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Geoscientific Instrumentation, Methods and Data Systems An interactive open-access journal of the European Geosciences Union
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Discussion papers
https://doi.org/10.5194/gi-2018-52
© Author(s) 2019. This work is distributed under
the Creative Commons Attribution 4.0 License.
https://doi.org/10.5194/gi-2018-52
© Author(s) 2019. This work is distributed under
the Creative Commons Attribution 4.0 License.

Research article 02 Jan 2019

Research article | 02 Jan 2019

Review status
This discussion paper is a preprint. It is a manuscript under review for the journal Geoscientific Instrumentation, Methods and Data Systems (GI).

A low-cost autonomous rover for polar science

Andrew O. Hoffman1, Hans Christian Steen-Larsen2, Knut Christianson1, and Christine Hvidberg3 Andrew O. Hoffman et al.
  • 1Department of Earth and Space Sciences, University of Washington, Seattle, Washington 98195, USA
  • 2Geophysical Institute of Bergen and Bierknes Center for Climate Research, Bergen, Norway
  • 3University of Copenhagen and Centre for Ice and Climate, Copenhagen, Denmark

Abstract. We present the developmental considerations, design, and deployment of an autonomous modular terrestrial rover for ice-sheet exploration that is inexpensive, easy to construct, and allows for instrumentation customization. Total construction cost for this rover is less than $3000, approximately one tenth the cost of existing platforms, and it can be built using facilities frequently available at academic institutions (machine shop, 3D printer, open-source hardware and software). Instrumentation deployed on this rover can be customized; the rover presented in this study was equipped with a dual-frequency GPS receiver and a digital SLR camera for constructing digital elevation models using structure-from motion (SfM) photogrammetry. We deployed this prototype rover on the Northeast Greenland Ice Stream to map local variations in snow accumulation and surface topography. The rover conducted four autonomous missions based out of the East Greenland Ice Core Project (EGRIP) camp during July 2017, measuring surface elevation transects across the hazardous ice-stream shear margins. During these missions, the rover proved capable of driving over 20km on a single charge with a drawbar pull of 25°N, sufficient to tow commercial ground-penetrating radars. The rover also acquired photographs that were subsequently used to construct digital elevation models of a site monitored for spatiotemporal variability in snow accumulation, demonstrating adequate stability for high-resolution imaging applications. Due to its low cost, low-power requirements, and simple modular design, mass deployments of this rover design are practicable. Furthermore, operation of the rover in hazardous areas circumvents substantial expense and risk to personnel associated with conventional, crewed deployments. Thus, this rover is an investigatory platform that enables direct exploration of polar environments considered too hazardous for conventional field expeditions.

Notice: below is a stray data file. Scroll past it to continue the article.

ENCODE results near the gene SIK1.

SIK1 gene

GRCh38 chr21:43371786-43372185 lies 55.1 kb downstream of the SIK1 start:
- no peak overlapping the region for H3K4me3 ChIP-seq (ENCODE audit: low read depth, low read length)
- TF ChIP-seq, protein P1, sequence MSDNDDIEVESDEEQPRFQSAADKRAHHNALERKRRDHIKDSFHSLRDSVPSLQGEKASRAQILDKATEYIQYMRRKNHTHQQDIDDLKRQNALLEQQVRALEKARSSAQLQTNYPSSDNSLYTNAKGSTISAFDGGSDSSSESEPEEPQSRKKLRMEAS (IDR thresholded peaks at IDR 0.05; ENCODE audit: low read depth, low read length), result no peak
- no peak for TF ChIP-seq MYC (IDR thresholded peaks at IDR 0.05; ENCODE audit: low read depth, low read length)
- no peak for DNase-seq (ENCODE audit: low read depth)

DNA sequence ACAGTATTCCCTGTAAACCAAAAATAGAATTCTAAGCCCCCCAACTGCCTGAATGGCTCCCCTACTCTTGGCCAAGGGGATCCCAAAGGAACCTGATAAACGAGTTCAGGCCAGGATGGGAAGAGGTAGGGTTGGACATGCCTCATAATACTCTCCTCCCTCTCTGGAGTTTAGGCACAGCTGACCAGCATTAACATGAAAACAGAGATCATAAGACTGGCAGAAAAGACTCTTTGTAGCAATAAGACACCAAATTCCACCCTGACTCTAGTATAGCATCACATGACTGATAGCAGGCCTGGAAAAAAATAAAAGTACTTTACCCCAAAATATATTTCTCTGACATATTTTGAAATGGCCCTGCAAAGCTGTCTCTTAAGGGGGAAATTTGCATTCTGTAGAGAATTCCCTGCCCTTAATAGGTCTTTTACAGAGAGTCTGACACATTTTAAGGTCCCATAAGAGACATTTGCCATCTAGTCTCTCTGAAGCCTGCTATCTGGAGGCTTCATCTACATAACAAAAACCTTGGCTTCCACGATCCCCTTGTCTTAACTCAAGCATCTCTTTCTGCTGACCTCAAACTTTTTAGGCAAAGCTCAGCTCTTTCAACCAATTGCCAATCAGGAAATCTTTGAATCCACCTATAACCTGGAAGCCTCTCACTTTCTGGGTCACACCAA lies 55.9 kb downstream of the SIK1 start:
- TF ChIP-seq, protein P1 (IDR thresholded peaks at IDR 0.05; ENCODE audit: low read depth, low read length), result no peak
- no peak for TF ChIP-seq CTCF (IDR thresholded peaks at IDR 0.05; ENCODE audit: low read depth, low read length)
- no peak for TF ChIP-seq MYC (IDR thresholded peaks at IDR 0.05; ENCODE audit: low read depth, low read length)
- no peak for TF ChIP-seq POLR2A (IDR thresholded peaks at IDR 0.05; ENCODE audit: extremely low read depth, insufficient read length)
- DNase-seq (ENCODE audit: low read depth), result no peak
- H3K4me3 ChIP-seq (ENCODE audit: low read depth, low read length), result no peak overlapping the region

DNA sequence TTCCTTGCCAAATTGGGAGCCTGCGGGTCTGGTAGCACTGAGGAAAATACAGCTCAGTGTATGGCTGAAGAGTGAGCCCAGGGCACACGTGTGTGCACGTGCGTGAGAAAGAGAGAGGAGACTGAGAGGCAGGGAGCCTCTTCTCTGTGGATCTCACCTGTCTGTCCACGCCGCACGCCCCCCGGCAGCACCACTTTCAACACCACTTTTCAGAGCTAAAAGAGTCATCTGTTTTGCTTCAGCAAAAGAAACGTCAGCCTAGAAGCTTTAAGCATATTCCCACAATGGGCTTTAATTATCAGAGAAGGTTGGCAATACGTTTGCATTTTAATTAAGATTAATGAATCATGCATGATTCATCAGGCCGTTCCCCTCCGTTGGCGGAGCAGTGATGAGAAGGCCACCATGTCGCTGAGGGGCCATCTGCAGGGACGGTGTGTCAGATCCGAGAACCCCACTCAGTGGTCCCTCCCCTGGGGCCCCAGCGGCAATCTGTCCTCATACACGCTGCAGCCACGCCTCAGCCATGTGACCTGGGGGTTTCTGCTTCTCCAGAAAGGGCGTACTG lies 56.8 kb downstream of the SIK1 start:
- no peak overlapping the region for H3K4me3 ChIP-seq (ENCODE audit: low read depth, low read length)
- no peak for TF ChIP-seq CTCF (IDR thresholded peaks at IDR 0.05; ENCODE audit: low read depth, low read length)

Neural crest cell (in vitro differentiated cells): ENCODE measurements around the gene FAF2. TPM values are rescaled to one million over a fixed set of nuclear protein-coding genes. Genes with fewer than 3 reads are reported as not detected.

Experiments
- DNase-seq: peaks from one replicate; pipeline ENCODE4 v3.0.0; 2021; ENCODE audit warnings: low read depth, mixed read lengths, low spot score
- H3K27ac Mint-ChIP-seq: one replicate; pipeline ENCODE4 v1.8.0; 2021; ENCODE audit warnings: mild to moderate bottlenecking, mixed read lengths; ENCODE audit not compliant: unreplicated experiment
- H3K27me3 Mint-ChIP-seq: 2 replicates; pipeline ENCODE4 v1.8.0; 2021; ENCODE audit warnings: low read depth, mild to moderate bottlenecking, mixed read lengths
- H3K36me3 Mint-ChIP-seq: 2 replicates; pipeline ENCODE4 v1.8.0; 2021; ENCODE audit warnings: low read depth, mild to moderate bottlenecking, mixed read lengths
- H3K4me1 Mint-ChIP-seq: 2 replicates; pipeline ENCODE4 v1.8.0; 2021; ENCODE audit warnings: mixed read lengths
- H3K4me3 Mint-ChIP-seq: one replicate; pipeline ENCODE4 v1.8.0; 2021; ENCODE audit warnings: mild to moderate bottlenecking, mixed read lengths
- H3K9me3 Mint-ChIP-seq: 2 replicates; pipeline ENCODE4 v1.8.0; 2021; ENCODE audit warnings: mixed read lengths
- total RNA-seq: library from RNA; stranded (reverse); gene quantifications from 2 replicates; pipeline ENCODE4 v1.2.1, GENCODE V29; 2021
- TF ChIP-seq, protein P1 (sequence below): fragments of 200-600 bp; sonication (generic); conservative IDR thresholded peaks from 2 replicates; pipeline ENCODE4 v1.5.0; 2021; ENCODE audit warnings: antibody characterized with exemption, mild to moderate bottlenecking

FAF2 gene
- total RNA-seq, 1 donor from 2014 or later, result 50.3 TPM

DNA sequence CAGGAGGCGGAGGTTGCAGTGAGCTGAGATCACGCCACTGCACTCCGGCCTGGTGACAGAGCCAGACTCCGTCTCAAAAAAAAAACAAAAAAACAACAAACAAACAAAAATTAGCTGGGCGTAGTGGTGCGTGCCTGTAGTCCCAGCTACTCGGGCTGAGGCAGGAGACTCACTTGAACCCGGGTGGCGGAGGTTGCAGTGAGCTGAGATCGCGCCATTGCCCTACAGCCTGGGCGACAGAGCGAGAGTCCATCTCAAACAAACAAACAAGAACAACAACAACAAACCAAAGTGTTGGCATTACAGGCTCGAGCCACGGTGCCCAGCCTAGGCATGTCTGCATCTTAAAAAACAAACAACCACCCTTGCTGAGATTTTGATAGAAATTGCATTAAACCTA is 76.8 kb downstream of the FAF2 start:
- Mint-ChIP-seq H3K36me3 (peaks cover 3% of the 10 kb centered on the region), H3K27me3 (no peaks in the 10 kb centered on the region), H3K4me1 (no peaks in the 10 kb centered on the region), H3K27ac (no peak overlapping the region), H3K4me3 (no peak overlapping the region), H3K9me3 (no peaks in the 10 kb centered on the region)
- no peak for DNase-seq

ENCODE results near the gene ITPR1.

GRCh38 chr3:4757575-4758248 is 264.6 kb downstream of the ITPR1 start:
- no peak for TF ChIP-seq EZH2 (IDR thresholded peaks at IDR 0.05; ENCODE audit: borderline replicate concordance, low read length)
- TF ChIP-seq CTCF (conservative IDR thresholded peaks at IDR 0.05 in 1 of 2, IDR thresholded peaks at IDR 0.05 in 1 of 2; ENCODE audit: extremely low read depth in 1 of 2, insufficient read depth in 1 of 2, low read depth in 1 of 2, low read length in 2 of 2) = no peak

Andrew O. Hoffman et al.
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Short summary
We present the design considerations, and deployment of an autonomous modular terrestrial rover for ice-sheet exploration that is inexpensive, easy to construct, and allows for instrumentation customization. The rover proved capable of driving over 20km on a single charge with a drawbar pull of 250N, sufficient to tow commercial ground-penetrating radars. Due to its low cost, low-power requirements, and simple modular design, mass deployments of this rover design are practicable.
We present the design considerations, and deployment of an autonomous modular terrestrial rover...
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